This album was recorded in April 2007 at Hot Plate Studio in Tintafor, almost a year after Pa Sorie's live performance there which became "The Music of Sierra Leone, Vol. 3."
The idea for recording an album in the studio was proposed by Pa Sorie himself even though he had virtually no experience in a true "recording studio" environment.
After some reluctance, Luke Wassermann agreed to build a temporary studio and produce the album for Pa Sorie. There were considerable challenges in the making of the album. For starters, Tintafor has no public electricity supply, so a 3000 watt generator had to be set up and continually refueled with gasoline, which cost US$4.50 per gallon. Noiseproofing in Sierra Leone is virtually impossible because of a lack of proper materials, so recording times had to be worked around everything from the flight schedule at the international airport, only 1 mile away, to the squawking of chickens.
Because Pa Sorie is blind, and can't read or write, it wasn't possible to draw out a diagram of song structures, which in Pa Sorie's music are often assymetrical and not so easily grasped by the recording engineer who must organize all of the tracks on the computer. Everything had to be communicated verbally, and this too was a challenge because Pa Sorie does not speak English, which left Mr. Wassermann with the task of trying to communicate music concepts and technical terms like "overdub" in Krio, a language he only began to speak a few months earlier. But the two men learned to be patient, and laugh when the language barrier caused delays or misunderstandings. By the end of the sessions, each had developed massive respect and admiration for the other's abilities.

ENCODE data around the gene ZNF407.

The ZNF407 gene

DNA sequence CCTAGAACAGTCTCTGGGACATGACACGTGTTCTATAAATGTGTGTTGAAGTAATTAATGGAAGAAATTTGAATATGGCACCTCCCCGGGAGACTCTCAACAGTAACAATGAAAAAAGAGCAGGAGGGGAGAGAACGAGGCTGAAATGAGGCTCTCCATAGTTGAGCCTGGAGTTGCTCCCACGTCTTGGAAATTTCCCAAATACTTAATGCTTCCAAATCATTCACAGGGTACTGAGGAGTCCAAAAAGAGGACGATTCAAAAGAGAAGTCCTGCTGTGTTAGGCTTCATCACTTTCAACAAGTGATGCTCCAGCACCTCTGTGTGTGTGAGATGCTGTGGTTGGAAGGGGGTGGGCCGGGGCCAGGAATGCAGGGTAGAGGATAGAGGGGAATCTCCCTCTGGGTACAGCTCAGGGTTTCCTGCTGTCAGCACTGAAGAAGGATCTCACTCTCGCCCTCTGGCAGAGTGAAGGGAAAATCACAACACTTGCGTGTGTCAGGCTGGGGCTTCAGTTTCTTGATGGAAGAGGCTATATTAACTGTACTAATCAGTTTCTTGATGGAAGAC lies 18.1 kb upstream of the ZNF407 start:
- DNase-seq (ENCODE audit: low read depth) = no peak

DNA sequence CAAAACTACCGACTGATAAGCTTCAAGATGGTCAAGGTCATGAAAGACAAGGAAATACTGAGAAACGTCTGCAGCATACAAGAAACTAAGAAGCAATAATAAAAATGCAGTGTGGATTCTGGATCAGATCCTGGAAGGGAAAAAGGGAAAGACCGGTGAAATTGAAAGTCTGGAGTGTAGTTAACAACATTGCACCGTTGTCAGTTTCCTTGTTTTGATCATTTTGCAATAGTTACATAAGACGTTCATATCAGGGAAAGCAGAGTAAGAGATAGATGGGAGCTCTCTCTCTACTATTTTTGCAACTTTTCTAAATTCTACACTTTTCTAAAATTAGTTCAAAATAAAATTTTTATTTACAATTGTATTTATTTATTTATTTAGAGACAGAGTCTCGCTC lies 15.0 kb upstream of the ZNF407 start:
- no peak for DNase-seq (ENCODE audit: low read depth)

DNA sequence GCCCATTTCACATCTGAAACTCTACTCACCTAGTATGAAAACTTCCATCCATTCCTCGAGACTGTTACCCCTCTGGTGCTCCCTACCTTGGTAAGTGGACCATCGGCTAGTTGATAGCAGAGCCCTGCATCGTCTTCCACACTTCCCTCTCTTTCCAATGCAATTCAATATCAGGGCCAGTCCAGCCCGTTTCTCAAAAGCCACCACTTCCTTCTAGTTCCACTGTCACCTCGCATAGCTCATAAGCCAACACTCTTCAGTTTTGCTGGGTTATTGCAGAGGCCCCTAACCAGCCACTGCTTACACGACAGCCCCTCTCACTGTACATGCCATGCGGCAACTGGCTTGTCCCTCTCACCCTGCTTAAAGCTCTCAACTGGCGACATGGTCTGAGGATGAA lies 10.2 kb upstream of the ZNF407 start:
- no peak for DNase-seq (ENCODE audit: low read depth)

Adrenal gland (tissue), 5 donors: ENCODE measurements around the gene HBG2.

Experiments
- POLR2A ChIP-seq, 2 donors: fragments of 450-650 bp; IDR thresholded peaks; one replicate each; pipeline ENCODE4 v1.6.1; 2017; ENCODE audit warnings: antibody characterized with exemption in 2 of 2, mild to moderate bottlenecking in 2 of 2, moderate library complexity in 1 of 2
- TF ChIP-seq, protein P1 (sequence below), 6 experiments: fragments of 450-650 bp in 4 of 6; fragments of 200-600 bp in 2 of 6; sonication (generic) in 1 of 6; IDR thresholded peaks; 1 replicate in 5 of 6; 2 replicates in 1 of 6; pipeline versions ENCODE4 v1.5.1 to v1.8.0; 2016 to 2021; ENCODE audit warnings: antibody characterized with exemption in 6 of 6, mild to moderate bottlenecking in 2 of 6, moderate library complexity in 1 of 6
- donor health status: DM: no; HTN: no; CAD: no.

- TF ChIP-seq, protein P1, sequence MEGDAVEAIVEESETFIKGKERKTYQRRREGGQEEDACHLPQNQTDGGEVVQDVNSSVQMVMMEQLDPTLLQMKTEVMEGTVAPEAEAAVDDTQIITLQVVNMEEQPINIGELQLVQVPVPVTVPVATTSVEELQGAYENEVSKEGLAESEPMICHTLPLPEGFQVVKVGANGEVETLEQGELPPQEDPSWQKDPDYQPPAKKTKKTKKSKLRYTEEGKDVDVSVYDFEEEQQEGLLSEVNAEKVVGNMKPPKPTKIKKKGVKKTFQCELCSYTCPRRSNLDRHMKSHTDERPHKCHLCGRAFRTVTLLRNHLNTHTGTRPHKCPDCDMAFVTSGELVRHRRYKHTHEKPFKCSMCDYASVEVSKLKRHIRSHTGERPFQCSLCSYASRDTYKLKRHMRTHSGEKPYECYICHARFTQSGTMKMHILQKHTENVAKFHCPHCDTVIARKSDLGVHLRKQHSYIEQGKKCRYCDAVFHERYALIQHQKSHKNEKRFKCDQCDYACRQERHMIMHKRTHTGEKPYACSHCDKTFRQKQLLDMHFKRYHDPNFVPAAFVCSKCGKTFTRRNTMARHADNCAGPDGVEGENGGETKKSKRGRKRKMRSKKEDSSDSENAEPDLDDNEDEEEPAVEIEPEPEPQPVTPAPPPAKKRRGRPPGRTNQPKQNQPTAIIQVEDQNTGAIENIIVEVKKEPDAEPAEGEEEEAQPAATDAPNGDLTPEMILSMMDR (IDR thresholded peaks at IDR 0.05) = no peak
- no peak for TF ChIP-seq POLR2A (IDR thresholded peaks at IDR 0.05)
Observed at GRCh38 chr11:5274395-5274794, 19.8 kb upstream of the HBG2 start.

The result was an album that stands to become the all-time favorite cassette of any poda-poda driver, and make a huge impact at the annual CSA Music Awards held at the National Stadium in Freetown.